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Praga
Praga
is a district of Warsaw, Poland. It is located on the east bank of the river Vistula. First mentioned in 1432, until 1791 it formed a separate town with its own city charter.

Contents

1 History 2 Administrative division 3 Tourist attractions 4 References 5 External links

History[edit] The historical Praga
Praga
was a small settlement located at the eastern bank of the Vistula
Vistula
river, directly opposite the towns of Old Warsaw and Mariensztat, both being parts of Warsaw
Warsaw
now. First mentioned in 1432, it derived its name from the Polish verb prażyć, meaning to burn or to roast, as it occupied a forested area that was burnt out to make place for the village.[citation needed] Separated from Warsaw
Warsaw
by a wide river, it developed independently of the nearby city, and on February 10, 1648 king Władysław IV of Poland
Poland
granted Praga
Praga
with a city charter. However, as it was mostly a suburb and most buildings were wooden, the town was repeatedly destroyed by fires, floods and foreign armies. Currently the only surviving historical monument from that epoch is the Church of Our Lady of Loreto. Although there were numerous attempts to build a permanent bridge across the river, none succeeded and Praga
Praga
remained a separate entity well into the 18th century. Communication between the capital and Praga
Praga
was maintained by privately run ferries and, in the winter, over the ice. Finally, in 1791, during the reign of Stanisław August Poniatowski, Praga
Praga
was attached to Warsaw
Warsaw
as a borough. The Battle of Praga, or Battle of Warsaw
Warsaw
of 1794, was a Russian assault during the Kościuszko Uprising
Kościuszko Uprising
in 1794. It was followed by a massacre in which over 20,000 inhabitants of the Praga
Praga
district lost their lives. Unlike the western parts of Warsaw, Praga
Praga
remained relatively untouched during World War II
World War II
and in the postwar period of reconstruction, the capital was home to many ministries and public facilities. A Soviet War Memorial is located here.[1][dead link] Because of the traditional separate status of Praga, there are two Catholic dioceses in Warsaw: Archdiocese of Warsaw[2] with St. John's Cathedral and Diocese of Warsaw-Praga[3] with St. Florian's Cathedral. The district experienced a revival following the end of Communism in 1989, as young artists moved into many of the former factory buildings, drawing crowds in search of something different from the old town. In 2011 the local Monument to Brotherhood in Arms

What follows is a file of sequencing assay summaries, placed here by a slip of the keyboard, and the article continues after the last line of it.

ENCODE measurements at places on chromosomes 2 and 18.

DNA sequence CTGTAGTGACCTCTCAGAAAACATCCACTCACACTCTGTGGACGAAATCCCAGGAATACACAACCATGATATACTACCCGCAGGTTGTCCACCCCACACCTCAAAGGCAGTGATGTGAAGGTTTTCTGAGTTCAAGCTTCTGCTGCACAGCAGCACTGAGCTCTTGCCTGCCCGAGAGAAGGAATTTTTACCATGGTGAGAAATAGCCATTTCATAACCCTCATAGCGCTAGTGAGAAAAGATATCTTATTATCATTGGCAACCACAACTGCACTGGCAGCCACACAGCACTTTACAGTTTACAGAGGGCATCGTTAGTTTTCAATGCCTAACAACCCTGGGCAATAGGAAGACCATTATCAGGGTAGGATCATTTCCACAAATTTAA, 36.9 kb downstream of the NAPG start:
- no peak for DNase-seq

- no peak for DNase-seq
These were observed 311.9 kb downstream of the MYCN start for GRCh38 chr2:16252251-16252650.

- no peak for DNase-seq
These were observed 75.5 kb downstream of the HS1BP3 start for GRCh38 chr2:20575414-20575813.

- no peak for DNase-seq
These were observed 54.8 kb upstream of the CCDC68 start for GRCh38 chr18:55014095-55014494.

Monument to Brotherhood in Arms
was taken down; in 2015 this decision was made permanent. Administrative division[edit] Currently Praga
Praga
is administratively divided into:

Praga-Północ
Praga-Północ
( Praga
Praga
North) Praga-Południe
Praga-Południe
( Praga
Praga
South)

Praga-Południe
Praga-Południe
and Praga-Północ
Praga-Północ
include neighborhoods of:

Saska Kępa Grochów Szmulowizna Gocław Kamionek

In the wider sense, all areas of Warsaw
Warsaw
located on the right bank of Vistula
Vistula
are also known under the collective term of Praga. Besides historical Praga, they include:

Białołęka Rembertów Targówek Wawer Wesoła

Tourist attractions[edit]

Praga
Praga
Park Museum of Praga Neon Museum in Warsaw

References[edit]

^ http://www.inyourpocket.com/poland/warsaw/sightseeing/praga/Soviet-War-Memorial_18425 ^ "Archdiocese of Warszawa Warsaw
Warsaw
". Catholic Hierarchy. Retrieved 2010-08-07.  ^ "Diocese of Warszawa-Praga". Catholic Hierarchy. Retrieved 2010-08-07. 

External links[edit] Media related to Praga
Praga
at Wikimedia Commons

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Districts of Warsaw

Bemowo Białołęka Bielany Mokotów Ochota Praga

Północ Południe

Rembertów Śródmieście Targówek Ursus Ursynów Wawer Wesoła Wilanów Włochy Wola Żoliborz

Coordinates: 52°15′07″N 21°03′03″E / 52.25198°N 21.05083°E /

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